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As engineering leaders, one of the most important parts of our jobs is driving decisions forward.

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We have to be stewards of progress and clarity in our organizations. But the best path isn’t always clear cut, and getting our teams aligned with a decision can be a challenge.

Sometimes, the decision is ours to make. Other times, someone else suggests or makes the decision and we’re responsible for moving it forward and driving positive change.

Regardless, in a healthy organization, leaders should always be focused on two things: the outcomes of a decision, rather than how it should be executed; and aligning people around why a decision has been made.

This post unpacks a framework for driving important decisions, from understanding the impact of a certain direction and soliciting feedback to reducing uncertainty when a final direction is set.

1. Gather information

‘If knowledge is power, knowing what we don’t know is wisdom.’ 
-
Adam Grant, Think Again

At this stage, we should already be clear about what we’re solving for and why we think a certain decision should be made. We can lay out the beginnings of a plan that isn't fully formed yet. But before we embark on moving a decision forward, we have to validate our assumptions.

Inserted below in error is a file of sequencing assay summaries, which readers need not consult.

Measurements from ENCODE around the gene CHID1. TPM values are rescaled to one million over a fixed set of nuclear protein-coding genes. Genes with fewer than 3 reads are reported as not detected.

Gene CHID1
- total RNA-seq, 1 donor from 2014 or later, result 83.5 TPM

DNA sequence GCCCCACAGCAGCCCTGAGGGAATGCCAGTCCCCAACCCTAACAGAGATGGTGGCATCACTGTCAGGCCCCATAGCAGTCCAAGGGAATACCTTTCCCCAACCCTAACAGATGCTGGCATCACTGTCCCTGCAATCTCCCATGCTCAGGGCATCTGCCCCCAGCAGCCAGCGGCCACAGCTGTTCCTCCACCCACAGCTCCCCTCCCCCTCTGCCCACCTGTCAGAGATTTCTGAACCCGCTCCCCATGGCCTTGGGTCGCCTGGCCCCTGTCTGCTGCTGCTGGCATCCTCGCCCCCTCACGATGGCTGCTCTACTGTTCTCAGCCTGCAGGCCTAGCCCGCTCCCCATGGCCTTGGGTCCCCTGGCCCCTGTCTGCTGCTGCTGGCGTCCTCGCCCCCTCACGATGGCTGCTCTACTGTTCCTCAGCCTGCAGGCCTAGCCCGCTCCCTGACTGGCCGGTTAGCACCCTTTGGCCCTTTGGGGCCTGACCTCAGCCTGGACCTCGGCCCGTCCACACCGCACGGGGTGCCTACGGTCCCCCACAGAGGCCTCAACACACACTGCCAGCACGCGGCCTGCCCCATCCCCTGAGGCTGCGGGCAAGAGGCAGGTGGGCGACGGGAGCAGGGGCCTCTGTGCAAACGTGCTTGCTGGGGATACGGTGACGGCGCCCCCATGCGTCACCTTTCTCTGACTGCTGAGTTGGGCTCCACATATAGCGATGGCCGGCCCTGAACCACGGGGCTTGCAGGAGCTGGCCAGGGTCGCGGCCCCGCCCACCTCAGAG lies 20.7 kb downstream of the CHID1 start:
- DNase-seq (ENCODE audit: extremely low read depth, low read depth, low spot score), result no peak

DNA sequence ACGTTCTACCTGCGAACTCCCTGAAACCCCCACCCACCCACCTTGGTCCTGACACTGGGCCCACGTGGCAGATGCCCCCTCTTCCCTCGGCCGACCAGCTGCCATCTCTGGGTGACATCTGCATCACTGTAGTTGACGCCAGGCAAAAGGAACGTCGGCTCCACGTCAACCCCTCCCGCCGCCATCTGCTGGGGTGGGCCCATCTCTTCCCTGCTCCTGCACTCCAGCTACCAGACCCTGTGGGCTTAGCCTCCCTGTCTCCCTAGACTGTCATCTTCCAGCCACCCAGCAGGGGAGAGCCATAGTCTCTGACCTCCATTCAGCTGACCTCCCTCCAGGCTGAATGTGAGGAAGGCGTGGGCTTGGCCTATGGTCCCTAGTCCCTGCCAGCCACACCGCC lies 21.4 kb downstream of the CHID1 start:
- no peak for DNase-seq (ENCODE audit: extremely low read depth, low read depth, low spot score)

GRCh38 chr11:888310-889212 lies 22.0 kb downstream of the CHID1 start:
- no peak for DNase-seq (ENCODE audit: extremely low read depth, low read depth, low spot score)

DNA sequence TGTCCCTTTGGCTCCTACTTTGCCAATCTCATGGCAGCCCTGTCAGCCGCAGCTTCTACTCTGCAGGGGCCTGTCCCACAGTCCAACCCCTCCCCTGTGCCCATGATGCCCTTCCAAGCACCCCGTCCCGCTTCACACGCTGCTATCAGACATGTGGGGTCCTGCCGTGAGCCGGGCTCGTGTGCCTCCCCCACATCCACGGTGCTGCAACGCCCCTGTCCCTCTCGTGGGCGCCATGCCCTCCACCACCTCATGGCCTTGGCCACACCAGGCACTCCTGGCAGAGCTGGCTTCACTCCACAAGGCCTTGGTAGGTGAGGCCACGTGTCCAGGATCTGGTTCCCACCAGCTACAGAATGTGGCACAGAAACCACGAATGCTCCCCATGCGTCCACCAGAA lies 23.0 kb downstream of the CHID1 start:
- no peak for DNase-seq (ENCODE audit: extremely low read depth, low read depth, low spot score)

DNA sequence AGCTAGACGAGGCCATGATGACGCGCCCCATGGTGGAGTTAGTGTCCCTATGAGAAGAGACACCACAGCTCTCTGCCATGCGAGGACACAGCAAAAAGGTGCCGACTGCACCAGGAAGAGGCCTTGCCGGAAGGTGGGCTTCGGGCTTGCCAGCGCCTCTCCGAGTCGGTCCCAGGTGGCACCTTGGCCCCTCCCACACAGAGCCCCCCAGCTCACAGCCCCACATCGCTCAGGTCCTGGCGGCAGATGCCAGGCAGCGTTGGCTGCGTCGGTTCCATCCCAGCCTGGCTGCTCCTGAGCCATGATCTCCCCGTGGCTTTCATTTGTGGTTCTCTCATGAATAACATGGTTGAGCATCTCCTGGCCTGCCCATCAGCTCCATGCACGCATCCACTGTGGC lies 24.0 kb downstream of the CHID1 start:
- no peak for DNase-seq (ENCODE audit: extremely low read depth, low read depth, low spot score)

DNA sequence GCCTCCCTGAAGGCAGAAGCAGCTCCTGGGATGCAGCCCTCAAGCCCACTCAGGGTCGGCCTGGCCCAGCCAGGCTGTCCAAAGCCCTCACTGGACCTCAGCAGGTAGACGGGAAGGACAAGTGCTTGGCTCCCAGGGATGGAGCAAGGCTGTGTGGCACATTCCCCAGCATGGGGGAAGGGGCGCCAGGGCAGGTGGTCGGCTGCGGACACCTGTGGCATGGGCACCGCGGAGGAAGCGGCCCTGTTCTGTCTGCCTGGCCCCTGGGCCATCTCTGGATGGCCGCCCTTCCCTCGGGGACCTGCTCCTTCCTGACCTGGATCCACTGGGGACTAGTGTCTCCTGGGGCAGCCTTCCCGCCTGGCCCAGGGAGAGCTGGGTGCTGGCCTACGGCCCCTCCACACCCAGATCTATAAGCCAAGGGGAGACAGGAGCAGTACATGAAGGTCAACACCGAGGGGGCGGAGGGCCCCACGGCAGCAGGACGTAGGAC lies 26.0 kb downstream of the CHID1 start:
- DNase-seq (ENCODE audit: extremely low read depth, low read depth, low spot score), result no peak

The higher up we go in management, the further away we are from the metal, and our engineers have valuable perspectives that we may not see. This is why we need to solicit their feedback and adjust when we hear new information. We should do more than tell people what to do: we should seek to understand.

It can be tempting to only listen to the most senior engineers in this stage. However, less experienced or newer members of our team may note issues with the current system that the most senior folks can’t see because they’re either used to the status quo or have a curse of knowledge.

2. Talk with stakeholders

There’s a particular point in a decision lifecycle when we need to have one-on-ones with individuals who will either partner with us to make the call (other leaders) or drive the outcomes (our engineers).

These meetings are very important. They give stakeholders a safe space to explore the concept without other people around, reducing the mental energy it takes to speak the truth. The more people in the room, the more personal consequence there is in thinking through many sides of any idea at once. When done well, one-on-ones are valuable because two people can truly connect and generate ideas for outcomes.